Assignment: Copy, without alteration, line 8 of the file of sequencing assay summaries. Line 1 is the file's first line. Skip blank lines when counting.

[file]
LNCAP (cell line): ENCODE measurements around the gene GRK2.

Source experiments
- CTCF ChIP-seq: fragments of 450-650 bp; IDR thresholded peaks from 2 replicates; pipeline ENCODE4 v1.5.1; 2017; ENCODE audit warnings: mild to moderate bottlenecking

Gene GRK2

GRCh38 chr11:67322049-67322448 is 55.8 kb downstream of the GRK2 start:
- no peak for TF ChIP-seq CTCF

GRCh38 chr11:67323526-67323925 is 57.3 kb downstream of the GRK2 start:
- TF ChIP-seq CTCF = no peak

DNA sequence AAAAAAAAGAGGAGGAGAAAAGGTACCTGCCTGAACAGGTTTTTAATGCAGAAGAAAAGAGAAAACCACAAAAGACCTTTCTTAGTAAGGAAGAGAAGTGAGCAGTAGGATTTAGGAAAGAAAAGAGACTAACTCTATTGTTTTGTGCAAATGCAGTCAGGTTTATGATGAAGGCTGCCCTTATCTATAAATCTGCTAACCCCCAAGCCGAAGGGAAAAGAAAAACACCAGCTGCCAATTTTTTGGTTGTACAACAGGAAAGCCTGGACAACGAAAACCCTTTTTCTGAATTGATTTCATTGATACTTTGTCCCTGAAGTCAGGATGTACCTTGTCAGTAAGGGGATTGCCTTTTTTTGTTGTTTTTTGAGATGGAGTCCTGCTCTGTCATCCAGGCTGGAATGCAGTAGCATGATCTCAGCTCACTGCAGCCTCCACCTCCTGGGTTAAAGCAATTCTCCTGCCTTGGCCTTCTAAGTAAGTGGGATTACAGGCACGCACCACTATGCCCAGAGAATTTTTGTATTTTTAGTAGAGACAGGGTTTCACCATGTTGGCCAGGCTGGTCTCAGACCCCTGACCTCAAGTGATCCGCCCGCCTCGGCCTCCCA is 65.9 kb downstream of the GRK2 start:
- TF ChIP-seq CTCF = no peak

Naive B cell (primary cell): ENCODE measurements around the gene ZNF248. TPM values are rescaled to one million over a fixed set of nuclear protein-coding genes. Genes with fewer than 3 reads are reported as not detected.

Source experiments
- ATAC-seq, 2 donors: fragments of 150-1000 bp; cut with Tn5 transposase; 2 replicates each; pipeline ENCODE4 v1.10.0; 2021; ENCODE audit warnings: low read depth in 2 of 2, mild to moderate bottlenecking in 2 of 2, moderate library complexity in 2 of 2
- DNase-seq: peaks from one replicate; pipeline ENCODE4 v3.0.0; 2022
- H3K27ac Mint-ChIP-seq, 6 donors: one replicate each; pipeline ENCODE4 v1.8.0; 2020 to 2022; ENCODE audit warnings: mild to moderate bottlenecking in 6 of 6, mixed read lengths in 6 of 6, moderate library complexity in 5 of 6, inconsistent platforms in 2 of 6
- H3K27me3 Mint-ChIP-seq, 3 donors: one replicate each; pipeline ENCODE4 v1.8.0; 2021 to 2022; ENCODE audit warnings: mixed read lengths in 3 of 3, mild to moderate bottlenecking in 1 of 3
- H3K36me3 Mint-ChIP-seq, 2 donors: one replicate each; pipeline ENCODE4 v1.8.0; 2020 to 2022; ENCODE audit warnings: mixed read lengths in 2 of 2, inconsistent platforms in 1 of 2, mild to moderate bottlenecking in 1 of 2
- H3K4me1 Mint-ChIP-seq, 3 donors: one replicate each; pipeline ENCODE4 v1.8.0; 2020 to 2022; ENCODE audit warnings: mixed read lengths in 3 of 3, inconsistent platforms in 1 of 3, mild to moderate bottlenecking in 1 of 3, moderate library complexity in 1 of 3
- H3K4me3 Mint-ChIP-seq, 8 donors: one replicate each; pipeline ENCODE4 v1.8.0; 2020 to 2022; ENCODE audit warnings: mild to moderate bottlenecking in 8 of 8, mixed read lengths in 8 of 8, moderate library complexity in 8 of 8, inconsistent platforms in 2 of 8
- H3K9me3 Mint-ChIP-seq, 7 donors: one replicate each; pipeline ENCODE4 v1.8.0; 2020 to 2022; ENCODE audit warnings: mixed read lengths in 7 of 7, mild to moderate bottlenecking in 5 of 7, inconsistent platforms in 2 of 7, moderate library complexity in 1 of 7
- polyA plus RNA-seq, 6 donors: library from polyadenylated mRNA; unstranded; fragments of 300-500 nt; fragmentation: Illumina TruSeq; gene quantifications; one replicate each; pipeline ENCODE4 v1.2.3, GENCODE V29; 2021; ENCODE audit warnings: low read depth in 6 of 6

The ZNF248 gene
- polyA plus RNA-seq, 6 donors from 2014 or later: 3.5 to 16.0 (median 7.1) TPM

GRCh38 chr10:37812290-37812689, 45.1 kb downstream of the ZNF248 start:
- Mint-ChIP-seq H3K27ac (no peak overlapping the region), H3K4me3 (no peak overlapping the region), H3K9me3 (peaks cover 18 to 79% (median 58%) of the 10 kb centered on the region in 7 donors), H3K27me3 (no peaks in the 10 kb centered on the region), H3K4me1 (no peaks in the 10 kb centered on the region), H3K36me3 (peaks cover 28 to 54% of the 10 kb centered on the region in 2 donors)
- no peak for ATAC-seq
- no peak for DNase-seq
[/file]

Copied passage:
- TF ChIP-seq CTCF = no peak